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  #11  
Old 02-05-2012, 09:34 AM
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Jetguy Jetguy is offline
 
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Location: Texas, Fort Worth
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Question Its all in the details!

Next time use a heat gun and warm that plastic hose up as much as necessary. The brass insert helps to stabilize the plastic hose cause when you tighten the nut onto the elbow it crushes the brass sleeve onto the plastic hose making a nice seal. So if you have the brass insert pushed in to where you have stated then it will probably work ok. This statement is based on the authors personal experiences and other opinions may very. As a reminder there has been a lot of discussion about using thread sealant on the connections so you might want to research that. I'm not sure what you have available in Australia
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  #12  
Old 02-05-2012, 09:45 AM
Mich48041 Mich48041 is offline
 
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Location: Riley TWP MI
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Quote:
Can anyone tell me if the insert is meant to be completely flush with the end of the plastic tube, or just pushed in until the base of the lip contacts the the tube. Some of mine pushed in a little more easily and are flush. Others were more difficult (none were easy), and the lip or part of it is visible. Which is correct or doesn't it matter?
The purpose of the insert is to prevent the nylon tube from collapsing when it is squeezed by the compressed sleeve. So the insert needs to be completely inside of the sleeve when assembled. Plus or minus one millimeter is not going to make much difference. The lip of the insert does not have to be inside of the nylon tube. I have had success stopping leaks (in non-aircraft applications) by wrapping the sleeve with Teflon tape.
Joe Gores
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  #13  
Old 02-05-2012, 02:46 PM
rgmwa rgmwa is offline
 
Join Date: Feb 2010
Location: Perth, Western Australia
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Quote:
Originally Posted by Mich48041 View Post
The purpose of the insert is to prevent the nylon tube from collapsing when it is squeezed by the compressed sleeve. So the insert needs to be completely inside of the sleeve when assembled. Plus or minus one millimeter is not going to make much difference. The lip of the insert does not have to be inside of the nylon tube. I have had success stopping leaks (in non-aircraft applications) by wrapping the sleeve with Teflon tape.
Joe Gores
Thanks Joe. That answers the question.
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  #14  
Old 02-05-2012, 03:04 PM
rgmwa rgmwa is offline
 
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Location: Perth, Western Australia
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Quote:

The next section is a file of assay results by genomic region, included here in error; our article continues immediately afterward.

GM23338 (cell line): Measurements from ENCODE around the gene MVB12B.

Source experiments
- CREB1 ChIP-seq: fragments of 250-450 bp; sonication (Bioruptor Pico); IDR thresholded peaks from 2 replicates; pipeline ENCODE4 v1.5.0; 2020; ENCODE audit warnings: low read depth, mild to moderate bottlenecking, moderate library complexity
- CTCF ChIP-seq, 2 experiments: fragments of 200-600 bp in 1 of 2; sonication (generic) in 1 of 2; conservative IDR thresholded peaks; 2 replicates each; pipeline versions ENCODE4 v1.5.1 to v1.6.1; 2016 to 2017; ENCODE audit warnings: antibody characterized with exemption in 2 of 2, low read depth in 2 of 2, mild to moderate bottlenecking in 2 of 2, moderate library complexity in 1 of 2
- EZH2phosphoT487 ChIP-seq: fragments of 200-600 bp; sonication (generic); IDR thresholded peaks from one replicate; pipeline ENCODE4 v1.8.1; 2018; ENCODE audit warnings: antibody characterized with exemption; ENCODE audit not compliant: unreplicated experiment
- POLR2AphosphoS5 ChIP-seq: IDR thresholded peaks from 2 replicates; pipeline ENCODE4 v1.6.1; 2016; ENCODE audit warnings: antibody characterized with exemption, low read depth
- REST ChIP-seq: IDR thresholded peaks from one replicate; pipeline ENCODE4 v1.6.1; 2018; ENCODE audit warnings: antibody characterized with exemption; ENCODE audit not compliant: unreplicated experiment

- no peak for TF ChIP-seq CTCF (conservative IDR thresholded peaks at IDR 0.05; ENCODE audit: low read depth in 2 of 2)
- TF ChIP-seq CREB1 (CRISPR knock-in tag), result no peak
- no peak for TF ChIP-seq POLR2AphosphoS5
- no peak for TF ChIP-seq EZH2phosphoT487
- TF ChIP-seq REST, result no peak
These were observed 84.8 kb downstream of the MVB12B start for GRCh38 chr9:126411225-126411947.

Originally Posted by Jetguy View Post
Next time use a heat gun and warm that plastic hose up as much as necessary. The brass insert helps to stabilize the plastic hose cause when you tighten the nut onto the elbow it crushes the brass sleeve onto the plastic hose making a nice seal. So if you have the brass insert pushed in to where you have stated then it will probably work ok. This statement is based on the authors personal experiences and other opinions may very. As a reminder there has been a lot of discussion about using thread sealant on the connections so you might want to research that. I'm not sure what you have available in Australia
Thanks John. Should be good to go with the inserts then. I'm using Loctite 567 on the threads.
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  #15  
Old 02-05-2012, 03:08 PM
rgmwa rgmwa is offline
 
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Originally Posted by DonFromTX View Post
They mean up against the end of the tube. I found boiling water did not help a bit actually, so adopted the "push it in" tactic. Worked very well for me and my size tubing. It needs some force to push it in, but up against a solid surface it was not too bad.
`Some force' is right Don. My solid surface has got little circle impressions in it.
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  #16  
Old 03-05-2017, 12:39 AM
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kevinl4000 kevinl4000 is offline
 
Join Date: Dec 2011
Location: Sacramento
Posts: 54
Default Brake Line brass insert

I just did this today. My experience was this: If you try to put the compression ring on at the 1/8th inch mark, then try to push in the brass insert (after putting the tip in boiling water of course), YOU CANNOT GET THE INSERT ALL THE WAY IN. However, if you push the nut and compression ring way back, and then boil, with strong fingers you will have no problem getting the insert seated all the way in pushing against a hard surface. THEN you can pull your nut and ring up to the 1/8th inch mark with a bit of hard pulling and you're done.
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